Papa Roach

Getting Away with Murder

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AllMusic Review by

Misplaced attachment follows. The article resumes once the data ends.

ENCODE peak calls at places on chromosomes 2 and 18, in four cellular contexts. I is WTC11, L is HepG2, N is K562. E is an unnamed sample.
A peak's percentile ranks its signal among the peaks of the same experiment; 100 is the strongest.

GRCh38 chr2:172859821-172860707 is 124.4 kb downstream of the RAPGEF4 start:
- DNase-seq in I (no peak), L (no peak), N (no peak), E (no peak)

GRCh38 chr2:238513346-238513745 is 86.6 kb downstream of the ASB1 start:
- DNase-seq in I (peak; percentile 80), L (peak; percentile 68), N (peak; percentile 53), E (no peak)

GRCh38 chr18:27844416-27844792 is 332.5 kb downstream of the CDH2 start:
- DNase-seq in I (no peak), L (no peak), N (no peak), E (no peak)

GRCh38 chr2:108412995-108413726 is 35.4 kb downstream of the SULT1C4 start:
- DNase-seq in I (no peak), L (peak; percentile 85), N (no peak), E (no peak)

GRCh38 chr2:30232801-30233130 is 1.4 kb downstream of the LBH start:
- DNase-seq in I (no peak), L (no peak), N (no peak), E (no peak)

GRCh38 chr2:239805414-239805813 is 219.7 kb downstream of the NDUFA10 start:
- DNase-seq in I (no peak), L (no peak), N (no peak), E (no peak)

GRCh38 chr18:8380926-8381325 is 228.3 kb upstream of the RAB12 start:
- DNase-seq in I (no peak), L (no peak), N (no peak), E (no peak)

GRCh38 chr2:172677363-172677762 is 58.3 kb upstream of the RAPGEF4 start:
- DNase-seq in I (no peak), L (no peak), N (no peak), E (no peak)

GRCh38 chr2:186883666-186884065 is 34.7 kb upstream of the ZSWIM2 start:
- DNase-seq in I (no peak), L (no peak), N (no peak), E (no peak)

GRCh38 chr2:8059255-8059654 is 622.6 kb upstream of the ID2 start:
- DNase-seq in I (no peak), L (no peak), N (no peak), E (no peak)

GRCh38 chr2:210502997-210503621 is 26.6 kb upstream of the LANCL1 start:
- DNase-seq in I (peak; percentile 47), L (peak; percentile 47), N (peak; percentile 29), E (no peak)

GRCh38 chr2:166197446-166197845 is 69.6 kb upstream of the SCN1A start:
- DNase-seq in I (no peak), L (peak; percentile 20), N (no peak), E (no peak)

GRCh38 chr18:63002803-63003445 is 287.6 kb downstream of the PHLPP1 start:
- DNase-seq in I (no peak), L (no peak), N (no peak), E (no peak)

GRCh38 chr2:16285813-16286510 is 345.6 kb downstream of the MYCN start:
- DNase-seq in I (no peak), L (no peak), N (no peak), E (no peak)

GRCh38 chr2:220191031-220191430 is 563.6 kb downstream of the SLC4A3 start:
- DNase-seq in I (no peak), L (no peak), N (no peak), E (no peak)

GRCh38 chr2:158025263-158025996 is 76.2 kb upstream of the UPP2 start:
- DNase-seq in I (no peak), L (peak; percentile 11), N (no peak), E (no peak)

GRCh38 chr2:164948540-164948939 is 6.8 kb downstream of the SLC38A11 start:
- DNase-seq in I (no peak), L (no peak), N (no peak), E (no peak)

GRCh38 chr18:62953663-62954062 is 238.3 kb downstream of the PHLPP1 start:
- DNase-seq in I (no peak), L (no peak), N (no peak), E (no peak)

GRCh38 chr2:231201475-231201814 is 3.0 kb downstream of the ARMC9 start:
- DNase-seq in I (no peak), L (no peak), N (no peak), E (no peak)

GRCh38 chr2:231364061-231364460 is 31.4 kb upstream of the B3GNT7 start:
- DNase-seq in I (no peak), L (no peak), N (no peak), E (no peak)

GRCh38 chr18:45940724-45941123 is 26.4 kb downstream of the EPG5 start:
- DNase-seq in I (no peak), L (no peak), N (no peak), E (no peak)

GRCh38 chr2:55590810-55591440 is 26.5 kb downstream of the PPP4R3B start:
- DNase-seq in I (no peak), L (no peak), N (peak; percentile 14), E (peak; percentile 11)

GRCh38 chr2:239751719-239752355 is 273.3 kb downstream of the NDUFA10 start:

Howard Benson, Chris Lord-Alge, Papa Roach. It's gotten to the point where you can fill in the last name with another combo of mascara-eyed angry men jockeying for position in the bubbling ooze of the post-rap-rock (yes, that's a term) universe. Producer Benson and mixer Lord-Alge are professionals both, masters of compression and punching up the radio mix. This is what they offer Papa Roach -- a promise that the band's Getting Away with Murder will sound both raging and properly marketable. To that end, "Not Listening" rewrites the 2001 Roach hit "Last Resort" without the rap, while the big title-track single is built around a mechanistic Korn bass throb and a carnival funhouse lead guitar line. (The better to scare you with, see.) On the latter, Jacoby Shaddix (the name change still stands) incorporates the affected whisper, the vengeful yell, and the vague lyrical cocktail of depression and S&M ("I'm a glutton for your punishment/You're the master/And I'm waiting for disaster"). Fill in the bruised blanks. His railing against alcoholism in the bashing, amplified rocker "Be Free" (as well as throughout the album) does seem genuine. But still, it's off-putting how much Shaddix sounds like Trent Reznor. Seriously, where's Papa Roach inside Getting Away with Murder's production and brand positioning? "Scars" is a midtempo power ballad of sorts, again about the ills of drinking; with tweaking it would fit on a Good Charlotte album. Album opener "Blood" (Empty Promises)" does suggest the harder screeds of 2002's lovehatetragedy, but it doesn't go far enough, and that tense edge is dulled by repetitive glowering ("I lit my pain on fire/And watched it all burn down!") and muddled genre posturing once the album fully starts. With Getting Away with Murder, Papa Roach offer fans of this sound an appropriately hard (yet painstakingly layered -- thanks Howard and Chris!) punch in the face. But there's a hollow sound as the bones collapse, because all that's supporting it is expensive art direction and a big scaffold of clich├ęs. If your scream sounds like everyone else's, does anyone really hear it?

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